It is common that we recognize the term “color correction” when talking about video clips for more professional productions. But there is another term that is sometimes used interchangeably and is confused with the first. We are talking about “grading” which is the reason that brings us to this post. What are the similarities and differences between these two? Here we tell you.
First things first, what do we talk about when we say “color correction”?
Well, it turns out that this is a fundamental element of both design and visual storytelling. Its use has to do with our sensory experience to describe objects, express emotions and evoke a response in the viewer.
In fact, it is very common that color palettes are defined in productions and this is no coincidence since color is one of the protagonists in video production. Historically, artists have used this element to create a work environment and bring their work to life with a specific theme.
So what is color correction? It is a process whereby each individual clip of a video footage is modified to match the entire variety of shots. So that the color temperature of the shots match each other. That is, the colors are balanced: the whites will appear truly white and the blacks really black so that everything is visually pleasing and uniform.
Color grading or gradation
In counterpart when we talk about grading, we refer to taking what has been done with the color correction and taking it further. With this other action the video is modified for specifically aesthetic and communicative purposes.
After the edition and colors have been harmoniously accommodated in the video, the story can be further modified with the manipulation of colors in order to give a new visual tone.
What will we achieve with grading?
You could say that grading is an art in itself that is used to emphasize moods or achieve a certain style in the way of telling the story. This can make a very considerable difference to give, for example, an aspect of violence in a specific scene. Or to achieve a sad scenario of a very lively landscape. In addition, it should be mentioned that the effect does not have to be highly visible to cause the desired impact, a subtle degree of color may be sufficient.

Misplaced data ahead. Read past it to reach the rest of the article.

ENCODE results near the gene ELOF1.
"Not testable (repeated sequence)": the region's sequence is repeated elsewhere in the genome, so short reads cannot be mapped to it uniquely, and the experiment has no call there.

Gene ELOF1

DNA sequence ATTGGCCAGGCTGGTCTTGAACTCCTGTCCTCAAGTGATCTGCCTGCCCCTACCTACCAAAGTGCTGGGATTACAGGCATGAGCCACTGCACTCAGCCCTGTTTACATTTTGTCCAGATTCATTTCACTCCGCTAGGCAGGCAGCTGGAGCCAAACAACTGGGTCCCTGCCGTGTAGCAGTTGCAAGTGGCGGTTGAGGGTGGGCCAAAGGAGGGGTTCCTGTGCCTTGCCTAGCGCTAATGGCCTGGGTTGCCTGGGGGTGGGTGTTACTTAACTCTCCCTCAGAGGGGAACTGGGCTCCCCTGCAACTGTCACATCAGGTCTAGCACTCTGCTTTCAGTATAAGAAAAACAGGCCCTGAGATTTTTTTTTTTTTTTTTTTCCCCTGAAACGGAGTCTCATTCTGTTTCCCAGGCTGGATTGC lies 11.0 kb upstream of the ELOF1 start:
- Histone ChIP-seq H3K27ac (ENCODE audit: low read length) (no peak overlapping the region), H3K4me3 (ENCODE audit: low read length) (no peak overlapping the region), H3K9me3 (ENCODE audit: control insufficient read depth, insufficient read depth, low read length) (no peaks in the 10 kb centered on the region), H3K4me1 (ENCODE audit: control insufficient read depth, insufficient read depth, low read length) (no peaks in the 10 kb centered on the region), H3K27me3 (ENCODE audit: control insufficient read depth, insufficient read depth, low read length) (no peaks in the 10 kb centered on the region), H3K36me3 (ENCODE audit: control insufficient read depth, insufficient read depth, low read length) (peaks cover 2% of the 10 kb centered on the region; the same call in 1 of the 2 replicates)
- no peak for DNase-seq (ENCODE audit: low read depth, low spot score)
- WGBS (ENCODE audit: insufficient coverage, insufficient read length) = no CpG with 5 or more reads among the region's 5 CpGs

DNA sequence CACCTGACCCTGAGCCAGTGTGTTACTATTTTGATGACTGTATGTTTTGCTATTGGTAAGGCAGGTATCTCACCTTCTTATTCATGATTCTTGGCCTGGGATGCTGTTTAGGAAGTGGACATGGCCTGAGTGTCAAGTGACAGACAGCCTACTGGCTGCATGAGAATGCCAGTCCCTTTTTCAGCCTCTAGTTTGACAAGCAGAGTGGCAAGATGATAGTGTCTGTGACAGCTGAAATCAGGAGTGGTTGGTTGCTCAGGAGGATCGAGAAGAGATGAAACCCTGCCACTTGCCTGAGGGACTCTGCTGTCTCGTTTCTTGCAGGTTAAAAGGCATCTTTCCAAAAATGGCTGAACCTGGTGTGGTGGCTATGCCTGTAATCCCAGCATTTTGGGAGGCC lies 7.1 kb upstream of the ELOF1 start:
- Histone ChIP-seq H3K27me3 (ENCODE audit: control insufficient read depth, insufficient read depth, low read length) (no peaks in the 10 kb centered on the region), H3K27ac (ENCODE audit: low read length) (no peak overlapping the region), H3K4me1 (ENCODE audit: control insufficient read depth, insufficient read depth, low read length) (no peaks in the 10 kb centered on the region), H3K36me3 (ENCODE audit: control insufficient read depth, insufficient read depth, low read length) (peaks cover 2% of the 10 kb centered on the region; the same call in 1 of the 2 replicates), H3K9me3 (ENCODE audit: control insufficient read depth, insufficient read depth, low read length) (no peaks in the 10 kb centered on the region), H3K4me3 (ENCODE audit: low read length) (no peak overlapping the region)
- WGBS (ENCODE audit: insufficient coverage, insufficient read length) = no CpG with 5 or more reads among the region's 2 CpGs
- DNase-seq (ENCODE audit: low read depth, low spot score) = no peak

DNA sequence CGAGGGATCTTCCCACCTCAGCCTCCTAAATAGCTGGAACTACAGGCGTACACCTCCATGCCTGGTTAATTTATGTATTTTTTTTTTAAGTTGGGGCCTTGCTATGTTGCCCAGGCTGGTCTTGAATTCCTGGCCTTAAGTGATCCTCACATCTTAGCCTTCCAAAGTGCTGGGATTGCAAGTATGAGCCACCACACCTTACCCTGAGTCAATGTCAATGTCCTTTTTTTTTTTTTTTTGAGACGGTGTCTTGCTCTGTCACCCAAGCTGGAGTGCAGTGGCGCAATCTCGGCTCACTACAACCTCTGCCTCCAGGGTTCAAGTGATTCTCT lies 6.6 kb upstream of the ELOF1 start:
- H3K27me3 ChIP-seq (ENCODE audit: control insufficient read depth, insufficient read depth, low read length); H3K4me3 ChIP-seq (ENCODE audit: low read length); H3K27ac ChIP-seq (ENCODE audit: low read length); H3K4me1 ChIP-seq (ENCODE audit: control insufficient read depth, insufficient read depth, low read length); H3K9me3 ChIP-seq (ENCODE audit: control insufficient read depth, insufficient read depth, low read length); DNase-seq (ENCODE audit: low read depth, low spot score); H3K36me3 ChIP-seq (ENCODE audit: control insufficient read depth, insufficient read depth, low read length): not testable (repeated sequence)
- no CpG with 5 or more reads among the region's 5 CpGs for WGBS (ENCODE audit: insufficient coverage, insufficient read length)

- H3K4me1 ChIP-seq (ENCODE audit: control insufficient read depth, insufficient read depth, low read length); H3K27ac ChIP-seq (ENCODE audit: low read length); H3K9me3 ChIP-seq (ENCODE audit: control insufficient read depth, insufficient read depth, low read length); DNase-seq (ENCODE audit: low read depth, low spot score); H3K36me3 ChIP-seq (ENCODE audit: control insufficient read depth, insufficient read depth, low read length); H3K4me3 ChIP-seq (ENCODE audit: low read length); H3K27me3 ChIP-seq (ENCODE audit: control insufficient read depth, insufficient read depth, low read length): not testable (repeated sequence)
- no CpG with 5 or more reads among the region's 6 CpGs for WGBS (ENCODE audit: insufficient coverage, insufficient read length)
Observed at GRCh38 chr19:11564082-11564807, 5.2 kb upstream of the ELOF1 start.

A little history
We can find grading practically from the beginning of the cinema. In 1922, Murnau altered the negative for his film Nosferatu during the development to get the result he had in mind so that he could impact the audience with gloomy scenes.
Some famous films that have used this technique are: The Godfather, the famous Coppola tape uses orange tones for his scenes, both indoors and outdoors. It should be noted that when this warm color appears, it usually precedes the death of a character.
A current example is the acclaimed Chernobyl series that gives an ancient look to the streets of Russia in the late eighties, last century. Possibly to report the decline caused due to this unfortunate accident.
Currently it is not necessary to work in a production house to be able to do a grading practice, but it is available to anyone through various softwares. Probably the most popular is Da Vinci Resolve, developed by Blackmagic Design that is already on version 16 and you can find it for Mac, Windows and Linux.
The great advantage of this program is that a single system can edit, correct the color, as well as finalize projects. In addition, it adapts to any resolution so it can be used both in a recording set and in a small studio or even large film productions. Some of the most valuable items you can get through this software are:
– A wide variety of styles
– Grading from RAW files
– Exceptional primary corrections
– Precise secondary corrections
– Framing with optical quality
– Exclusive YRGB color space